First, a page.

Renewable Natural Gas Production
Renewable natural gas (RNG) is a pipeline-quality gas that is fully interchangeable with conventional natural gas and thus can be used in natural gas vehicles. RNG is essentially biogas (the gaseous product of the decomposition of organic matter) that has been processed to purity standards. Like conventional natural gas, RNG can be used as a transportation fuel in the form of compressed natural gas (CNG) or liquefied natural gas (LNG). RNG qualifies as an advanced biofuel under the Renewable Fuel Standard.
Biomethane, which is another term for this purified pipeline-quality fuel, refers to biogas that has also been cleaned and conditioned to remove or reduce non-methane elements. Biogas is produced from various biomass sources through a biochemical process, such as anaerobic digestion, or through thermochemical means, such as gasification. With minor cleanup, biogas can be used to generate electricity and heat and is used as a replacement for traditional natural gas to generate combined electricity and heating for power plants—not in vehicle applications.
To fuel vehicles, biogas must be processed to a higher purity standard. This process is called conditioning or upgrading, and involves the removal of water, carbon dioxide, hydrogen sulfide, and other trace elements. The resulting RNG, or biomethane, has a higher content of methane than raw biogas, which makes it comparable to conventional natural gas and thus a suitable energy source in applications that require pipeline-quality gas, such as vehicle applications.
For a comprehensive list of projects that are upgrading gas for pipeline injection or use as vehicle fuel, see the Renewable Natural Gas Database developed and maintained by Argonne National Laboratory.
Biogas from Landfills
Landfills are designated locations for disposal of waste collected from residential, industrial, and commercial entities. Landfills are the third-largest source of human-related methane emissions in the United States, according to the U.S. Environmental Protection Agency (EPA). Biogas from landfills is also called landfill gas (LFG), as the digestion process takes place in the ground rather than in an anaerobic digester. As of September 2021, there were 548 operational LFG projects in the United States, according to the EPA. However, most of these projects use biogas to produce electricity rather than power natural gas vehicles.
Learn about these LFG alternative fuel transportation projects:
- Waste Management's Altamont Landfill near Livermore, California
- St. Landry Parish Landfill in Washington, Louisiana
- Joint Water Pollution Control Plants in Los Angeles County, California
Biogas from Livestock Operations
Biogas recovery systems at livestock operations can be used to produce RNG. Animal manure is collected and delivered to an anaerobic digester to stabilize and optimize methane production. The resulting biogas can be processed into RNG and used to fuel natural gas vehicles or produce electricity.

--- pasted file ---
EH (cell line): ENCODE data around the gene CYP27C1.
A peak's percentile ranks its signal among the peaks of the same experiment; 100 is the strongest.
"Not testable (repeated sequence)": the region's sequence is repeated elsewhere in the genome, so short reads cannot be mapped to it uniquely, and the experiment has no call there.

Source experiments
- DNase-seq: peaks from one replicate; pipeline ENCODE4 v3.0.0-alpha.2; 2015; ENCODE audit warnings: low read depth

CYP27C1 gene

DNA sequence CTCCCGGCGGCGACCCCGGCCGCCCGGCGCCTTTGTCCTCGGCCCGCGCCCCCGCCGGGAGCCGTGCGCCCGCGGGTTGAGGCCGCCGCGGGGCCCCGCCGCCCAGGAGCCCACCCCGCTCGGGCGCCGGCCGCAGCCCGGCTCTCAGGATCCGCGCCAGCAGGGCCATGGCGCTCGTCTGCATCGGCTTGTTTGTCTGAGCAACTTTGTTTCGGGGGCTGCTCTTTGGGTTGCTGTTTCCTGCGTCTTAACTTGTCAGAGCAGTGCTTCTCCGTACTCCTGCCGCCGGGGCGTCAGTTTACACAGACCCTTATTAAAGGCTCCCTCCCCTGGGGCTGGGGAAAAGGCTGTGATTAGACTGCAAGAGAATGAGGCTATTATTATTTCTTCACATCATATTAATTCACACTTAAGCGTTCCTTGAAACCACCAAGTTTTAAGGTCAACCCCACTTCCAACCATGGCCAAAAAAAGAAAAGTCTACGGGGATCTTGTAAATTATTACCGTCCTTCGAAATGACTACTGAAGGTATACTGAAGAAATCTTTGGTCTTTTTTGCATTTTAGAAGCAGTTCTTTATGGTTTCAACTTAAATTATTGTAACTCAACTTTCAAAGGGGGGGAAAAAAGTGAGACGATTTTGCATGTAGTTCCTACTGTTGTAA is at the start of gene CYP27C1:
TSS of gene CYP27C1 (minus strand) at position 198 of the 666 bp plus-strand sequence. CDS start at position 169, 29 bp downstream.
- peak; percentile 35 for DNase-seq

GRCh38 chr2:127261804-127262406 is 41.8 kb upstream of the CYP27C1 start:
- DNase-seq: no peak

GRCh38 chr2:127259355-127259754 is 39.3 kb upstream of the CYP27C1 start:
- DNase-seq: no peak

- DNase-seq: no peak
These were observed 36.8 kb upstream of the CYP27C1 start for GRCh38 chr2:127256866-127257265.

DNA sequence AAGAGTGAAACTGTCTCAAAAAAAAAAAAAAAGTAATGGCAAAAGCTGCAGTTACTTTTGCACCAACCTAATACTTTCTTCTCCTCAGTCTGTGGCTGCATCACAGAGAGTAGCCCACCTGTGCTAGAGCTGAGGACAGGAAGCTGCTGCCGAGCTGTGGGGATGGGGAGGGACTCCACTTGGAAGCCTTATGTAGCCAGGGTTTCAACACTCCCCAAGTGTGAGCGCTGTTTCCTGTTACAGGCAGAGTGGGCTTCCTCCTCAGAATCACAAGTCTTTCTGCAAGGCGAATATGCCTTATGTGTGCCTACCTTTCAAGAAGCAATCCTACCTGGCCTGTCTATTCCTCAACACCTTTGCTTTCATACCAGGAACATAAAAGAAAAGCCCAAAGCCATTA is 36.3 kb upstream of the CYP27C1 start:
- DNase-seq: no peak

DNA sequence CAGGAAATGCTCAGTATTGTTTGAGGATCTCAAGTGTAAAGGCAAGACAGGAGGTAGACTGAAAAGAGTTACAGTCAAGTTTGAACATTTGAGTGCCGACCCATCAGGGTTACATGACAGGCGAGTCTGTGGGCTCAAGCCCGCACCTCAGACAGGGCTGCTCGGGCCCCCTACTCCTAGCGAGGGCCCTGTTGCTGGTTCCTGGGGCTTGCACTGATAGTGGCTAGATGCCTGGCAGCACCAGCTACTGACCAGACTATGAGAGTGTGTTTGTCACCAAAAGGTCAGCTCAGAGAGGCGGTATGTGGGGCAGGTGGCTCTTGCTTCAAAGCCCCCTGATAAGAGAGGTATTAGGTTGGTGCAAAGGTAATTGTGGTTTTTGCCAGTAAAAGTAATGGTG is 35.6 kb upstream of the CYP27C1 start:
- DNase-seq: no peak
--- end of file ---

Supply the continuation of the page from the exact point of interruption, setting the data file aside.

As of August 2017, there were about 250 anaerobic digester systems operating at commercial livestock farms in the United States. Most of these facilities use biogas for electricity generation. A few farms are using biogas to produce transportation fuel, including Hilarides Dairy in California and Fair Oaks Farms in Indiana. EPA's AgSTAR database provides more information about the use of such systems in the United States.
Biogas from Wastewater Treatment
Biogas can be produced by digesting the solids removed in the wastewater treatment process. According to EPA estimates, this biogas potential is about 1 cubic foot of digester gas per 100 gallons of wastewater. Energy generated at U.S. wastewater treatment plants (WWTPs) could potentially meet 12% of the national electricity demand, according to a study released by the National Association of Clean Water Agencies, the Water Environment Research Foundation, and the Water Environment Federation. This could spur some production of RNG for vehicle use as well.
There are more than 16,000 WWTPs in the United States, but only about 1,300 have anaerobic digesters and of those, 860 have the equipment to use their biogas on site. The Janesville Wastewater Treatment Plant in Wisconsin is an example of a plant that uses biogas to produce RNG for use in vehicles.
Other Sources of Biogas
Other sources of biogas include organic waste from industrial, institutional, and commercial entities, such as food manufacturing and wholesalers, supermarkets, restaurants, hospitals, and educational facilities. Learn about the City of Perris, California, biodigester, that produces enough RNG to fuel their fleet of 900 vehicles.
Biogas can also be produced from lignocellulosic material (such as crop residues, woody biomass, and dedicated energy crops) via thermochemical conversions, co-digestion, and dry fermentation. These technologies are underway in Europe, with limited applications in the United States.